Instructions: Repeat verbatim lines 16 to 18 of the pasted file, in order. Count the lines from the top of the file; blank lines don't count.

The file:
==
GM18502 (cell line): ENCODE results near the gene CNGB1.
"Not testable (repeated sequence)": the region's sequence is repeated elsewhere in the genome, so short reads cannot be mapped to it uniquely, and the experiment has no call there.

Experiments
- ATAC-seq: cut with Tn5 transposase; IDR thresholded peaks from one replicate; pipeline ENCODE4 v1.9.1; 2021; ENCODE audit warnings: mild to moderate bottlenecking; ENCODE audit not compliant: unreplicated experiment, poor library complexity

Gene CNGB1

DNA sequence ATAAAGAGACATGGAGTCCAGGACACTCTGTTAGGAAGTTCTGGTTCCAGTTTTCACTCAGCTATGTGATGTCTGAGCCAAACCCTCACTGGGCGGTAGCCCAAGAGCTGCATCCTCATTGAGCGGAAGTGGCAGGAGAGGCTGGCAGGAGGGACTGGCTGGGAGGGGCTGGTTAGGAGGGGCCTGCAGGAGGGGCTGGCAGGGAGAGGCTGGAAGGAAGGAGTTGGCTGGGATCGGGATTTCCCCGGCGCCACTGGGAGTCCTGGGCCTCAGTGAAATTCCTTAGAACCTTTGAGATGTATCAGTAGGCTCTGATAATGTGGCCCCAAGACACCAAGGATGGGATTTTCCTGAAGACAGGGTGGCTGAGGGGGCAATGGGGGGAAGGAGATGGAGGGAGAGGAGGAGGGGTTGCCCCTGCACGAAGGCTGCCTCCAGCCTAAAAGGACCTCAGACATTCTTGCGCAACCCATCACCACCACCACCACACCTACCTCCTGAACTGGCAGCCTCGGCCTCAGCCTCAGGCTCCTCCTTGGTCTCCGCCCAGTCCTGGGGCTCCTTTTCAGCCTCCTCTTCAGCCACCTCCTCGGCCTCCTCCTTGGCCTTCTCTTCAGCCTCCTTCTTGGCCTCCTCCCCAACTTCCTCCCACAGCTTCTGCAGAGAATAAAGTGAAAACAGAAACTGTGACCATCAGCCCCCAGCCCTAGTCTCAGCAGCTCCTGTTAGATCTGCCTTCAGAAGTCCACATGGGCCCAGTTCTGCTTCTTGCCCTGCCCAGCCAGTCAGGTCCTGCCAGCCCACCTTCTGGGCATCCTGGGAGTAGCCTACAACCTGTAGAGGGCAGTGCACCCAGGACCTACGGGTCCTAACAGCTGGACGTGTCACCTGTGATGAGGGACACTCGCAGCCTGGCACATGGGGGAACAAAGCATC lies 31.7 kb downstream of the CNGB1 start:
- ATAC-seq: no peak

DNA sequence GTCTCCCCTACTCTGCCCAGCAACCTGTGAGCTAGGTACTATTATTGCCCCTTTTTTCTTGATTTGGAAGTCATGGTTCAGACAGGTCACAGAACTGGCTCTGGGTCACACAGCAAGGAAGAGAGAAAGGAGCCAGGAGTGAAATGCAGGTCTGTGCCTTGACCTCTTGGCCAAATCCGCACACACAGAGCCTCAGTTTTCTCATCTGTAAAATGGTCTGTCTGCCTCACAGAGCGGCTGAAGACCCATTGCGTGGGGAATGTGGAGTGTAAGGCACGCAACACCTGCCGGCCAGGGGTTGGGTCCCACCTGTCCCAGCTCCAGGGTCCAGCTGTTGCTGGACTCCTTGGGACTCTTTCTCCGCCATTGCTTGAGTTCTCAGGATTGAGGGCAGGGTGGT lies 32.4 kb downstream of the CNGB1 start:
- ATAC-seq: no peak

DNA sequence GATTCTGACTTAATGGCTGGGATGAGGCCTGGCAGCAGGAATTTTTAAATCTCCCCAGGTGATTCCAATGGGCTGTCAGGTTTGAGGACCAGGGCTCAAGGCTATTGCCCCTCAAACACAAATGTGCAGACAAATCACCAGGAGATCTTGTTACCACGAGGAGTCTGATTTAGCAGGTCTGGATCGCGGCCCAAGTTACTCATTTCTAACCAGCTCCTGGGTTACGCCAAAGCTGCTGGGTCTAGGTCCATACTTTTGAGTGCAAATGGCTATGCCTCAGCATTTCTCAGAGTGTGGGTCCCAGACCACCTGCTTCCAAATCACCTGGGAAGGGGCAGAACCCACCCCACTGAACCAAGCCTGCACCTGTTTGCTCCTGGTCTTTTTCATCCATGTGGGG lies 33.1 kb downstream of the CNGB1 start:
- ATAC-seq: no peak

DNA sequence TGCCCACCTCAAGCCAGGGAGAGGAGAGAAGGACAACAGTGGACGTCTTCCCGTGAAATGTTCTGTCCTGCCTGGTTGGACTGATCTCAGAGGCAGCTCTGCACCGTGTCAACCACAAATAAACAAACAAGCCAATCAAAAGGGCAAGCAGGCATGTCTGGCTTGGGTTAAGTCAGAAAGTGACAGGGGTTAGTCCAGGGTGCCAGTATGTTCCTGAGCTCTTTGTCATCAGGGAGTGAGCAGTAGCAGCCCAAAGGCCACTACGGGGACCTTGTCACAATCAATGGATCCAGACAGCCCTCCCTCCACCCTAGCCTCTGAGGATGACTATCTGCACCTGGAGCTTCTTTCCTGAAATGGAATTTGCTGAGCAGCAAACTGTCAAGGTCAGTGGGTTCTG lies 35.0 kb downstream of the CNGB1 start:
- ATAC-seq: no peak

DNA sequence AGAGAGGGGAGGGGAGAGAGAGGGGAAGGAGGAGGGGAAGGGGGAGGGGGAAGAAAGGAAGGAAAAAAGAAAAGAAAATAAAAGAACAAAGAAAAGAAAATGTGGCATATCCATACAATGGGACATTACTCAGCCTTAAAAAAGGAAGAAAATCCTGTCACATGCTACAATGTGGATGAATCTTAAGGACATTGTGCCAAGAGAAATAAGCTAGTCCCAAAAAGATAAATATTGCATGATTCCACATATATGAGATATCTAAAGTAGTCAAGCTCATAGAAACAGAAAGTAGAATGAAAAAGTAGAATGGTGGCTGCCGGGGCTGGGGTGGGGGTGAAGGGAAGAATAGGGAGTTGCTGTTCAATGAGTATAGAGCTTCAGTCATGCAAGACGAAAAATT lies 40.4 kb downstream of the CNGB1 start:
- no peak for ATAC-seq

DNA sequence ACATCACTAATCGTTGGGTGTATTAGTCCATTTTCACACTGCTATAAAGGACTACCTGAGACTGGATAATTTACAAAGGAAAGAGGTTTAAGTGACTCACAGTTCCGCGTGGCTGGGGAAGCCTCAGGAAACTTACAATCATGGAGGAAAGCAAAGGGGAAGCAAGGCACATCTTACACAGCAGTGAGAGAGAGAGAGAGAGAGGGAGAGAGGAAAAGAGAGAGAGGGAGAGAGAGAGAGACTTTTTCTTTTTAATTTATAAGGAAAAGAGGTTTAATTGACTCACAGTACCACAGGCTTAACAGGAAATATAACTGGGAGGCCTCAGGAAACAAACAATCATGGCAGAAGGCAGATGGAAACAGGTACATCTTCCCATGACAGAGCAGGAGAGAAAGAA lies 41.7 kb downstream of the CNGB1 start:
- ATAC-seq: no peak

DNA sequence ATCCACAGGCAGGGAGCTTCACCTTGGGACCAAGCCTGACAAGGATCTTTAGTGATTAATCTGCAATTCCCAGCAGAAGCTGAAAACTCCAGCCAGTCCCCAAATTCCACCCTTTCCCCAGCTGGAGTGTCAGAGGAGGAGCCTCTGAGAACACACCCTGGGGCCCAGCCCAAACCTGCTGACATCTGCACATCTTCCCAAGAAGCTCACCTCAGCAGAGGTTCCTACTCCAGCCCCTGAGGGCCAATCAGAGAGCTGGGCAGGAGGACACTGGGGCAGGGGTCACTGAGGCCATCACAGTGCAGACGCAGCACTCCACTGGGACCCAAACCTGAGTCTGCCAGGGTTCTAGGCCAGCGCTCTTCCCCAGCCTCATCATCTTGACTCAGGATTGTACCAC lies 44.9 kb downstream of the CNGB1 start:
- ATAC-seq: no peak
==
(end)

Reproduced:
DNA sequence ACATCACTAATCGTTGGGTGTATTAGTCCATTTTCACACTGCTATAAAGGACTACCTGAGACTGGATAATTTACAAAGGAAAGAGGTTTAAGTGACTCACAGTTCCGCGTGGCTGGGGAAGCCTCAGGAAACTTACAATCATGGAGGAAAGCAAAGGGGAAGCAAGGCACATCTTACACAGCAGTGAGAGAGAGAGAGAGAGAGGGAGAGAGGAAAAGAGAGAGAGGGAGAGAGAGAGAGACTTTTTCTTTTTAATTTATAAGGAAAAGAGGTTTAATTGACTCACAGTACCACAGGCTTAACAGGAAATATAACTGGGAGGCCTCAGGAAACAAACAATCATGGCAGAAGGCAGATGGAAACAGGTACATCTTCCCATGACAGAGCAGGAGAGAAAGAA lies 41.7 kb downstream of the CNGB1 start:
- ATAC-seq: no peak

DNA sequence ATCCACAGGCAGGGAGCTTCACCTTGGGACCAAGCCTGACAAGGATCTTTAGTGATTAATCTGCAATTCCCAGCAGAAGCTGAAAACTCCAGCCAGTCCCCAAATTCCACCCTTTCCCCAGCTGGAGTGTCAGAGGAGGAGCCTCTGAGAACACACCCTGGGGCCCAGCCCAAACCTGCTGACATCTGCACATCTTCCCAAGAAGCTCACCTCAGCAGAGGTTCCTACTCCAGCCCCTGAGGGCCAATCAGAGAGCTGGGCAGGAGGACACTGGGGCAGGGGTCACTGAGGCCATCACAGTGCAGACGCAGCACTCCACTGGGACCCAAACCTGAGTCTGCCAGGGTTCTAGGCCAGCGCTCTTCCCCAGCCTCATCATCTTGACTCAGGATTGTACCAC lies 44.9 kb downstream of the CNGB1 start: